The music might sound familiar. That's because it is.
Kat-Tun is a popular Japanese boy band. But when popular boy bands steal, the internet knows it. Released in mid-November, the group's newest single features a track called "Never X Over", which sounds exactly like a popular Vocaloid tune.
Vocaloid is synthesizer software that was developed by Yamaha and a Spanish university. The Vocaloid character Miku Hatsune is now iconic in Japan, "appearing" in concerts, having her face plastered on race cars and even used in political campaigns.
Vocaloid producer AVTechNO!, who first got into Vocaloid after hearing Miku Hatsune, released a tune on February 1 this year called "DYE".
When asked where he gets his inspiration from, AVTechNO! told HearJapan.com, "This is a hard question to field, but I can say that when I'm working on one particular track, ideas for several others come rushing in."
Kat-Tun's producers apparently looked to AVTechNO!'s "DYE" for inspiration. Kat-Tun's "Never X Over" sounds as though it is either sampling or based on "DYE".
Sampling is not uncommon in music. Artists and groups do it all the time — but they typically get permission first. Unless they're Oasis.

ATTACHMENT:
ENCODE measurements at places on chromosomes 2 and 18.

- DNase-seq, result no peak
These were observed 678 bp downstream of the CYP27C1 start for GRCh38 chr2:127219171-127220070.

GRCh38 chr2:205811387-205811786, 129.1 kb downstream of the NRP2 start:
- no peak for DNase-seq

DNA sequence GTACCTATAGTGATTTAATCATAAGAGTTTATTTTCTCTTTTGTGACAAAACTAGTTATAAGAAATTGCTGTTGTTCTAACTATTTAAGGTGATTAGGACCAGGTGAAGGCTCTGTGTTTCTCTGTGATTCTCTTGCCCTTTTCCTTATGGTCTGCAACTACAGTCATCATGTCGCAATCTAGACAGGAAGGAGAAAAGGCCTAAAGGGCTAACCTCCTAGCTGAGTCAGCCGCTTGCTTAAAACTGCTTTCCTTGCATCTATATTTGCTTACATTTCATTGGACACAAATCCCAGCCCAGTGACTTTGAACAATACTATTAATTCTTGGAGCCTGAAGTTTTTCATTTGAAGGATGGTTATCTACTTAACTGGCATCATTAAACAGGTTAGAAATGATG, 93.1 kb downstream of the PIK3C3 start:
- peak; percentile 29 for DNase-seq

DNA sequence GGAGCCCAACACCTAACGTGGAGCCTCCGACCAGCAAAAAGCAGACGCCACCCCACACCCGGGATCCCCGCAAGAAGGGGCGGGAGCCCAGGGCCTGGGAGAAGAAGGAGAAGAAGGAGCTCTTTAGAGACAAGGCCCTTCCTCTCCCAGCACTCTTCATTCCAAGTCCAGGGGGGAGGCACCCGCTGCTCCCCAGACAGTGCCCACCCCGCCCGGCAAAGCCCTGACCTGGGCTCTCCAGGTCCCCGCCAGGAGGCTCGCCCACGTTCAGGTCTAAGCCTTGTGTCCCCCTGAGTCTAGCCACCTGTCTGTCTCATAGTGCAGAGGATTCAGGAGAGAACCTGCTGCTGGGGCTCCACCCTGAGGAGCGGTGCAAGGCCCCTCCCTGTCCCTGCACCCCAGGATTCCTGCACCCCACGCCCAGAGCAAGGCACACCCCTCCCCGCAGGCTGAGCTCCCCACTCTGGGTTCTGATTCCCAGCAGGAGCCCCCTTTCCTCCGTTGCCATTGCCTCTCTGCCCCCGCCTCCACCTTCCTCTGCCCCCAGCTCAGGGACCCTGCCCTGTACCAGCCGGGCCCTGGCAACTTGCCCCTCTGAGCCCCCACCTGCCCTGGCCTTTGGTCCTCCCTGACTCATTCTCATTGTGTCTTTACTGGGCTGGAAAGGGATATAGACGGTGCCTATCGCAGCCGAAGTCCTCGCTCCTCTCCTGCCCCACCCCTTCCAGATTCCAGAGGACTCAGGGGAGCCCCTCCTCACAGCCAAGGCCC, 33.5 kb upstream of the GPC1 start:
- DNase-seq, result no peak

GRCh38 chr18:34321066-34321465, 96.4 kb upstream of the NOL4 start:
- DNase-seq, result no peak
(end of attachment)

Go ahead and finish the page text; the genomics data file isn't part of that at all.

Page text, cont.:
AVTechNO! expressed his surprise upon first hearing "Never X Over", stating that he never gave permission for his song to be sampled.
Fans of the boy band are pointing the fingers at the composers of "Never X Over", which makes sense. Japanese boy bands — especially those that belong to Kat-Tun's agency — typically have little say in their image, music and even social life. They're the face, but not necessarily the brains.
The story is starting to pick up steam in Japan, appearing on Yahoo! News. If there's any payoff for AVTechNO!, it's that "DYE" is climbing the Japanese iTune Charts.
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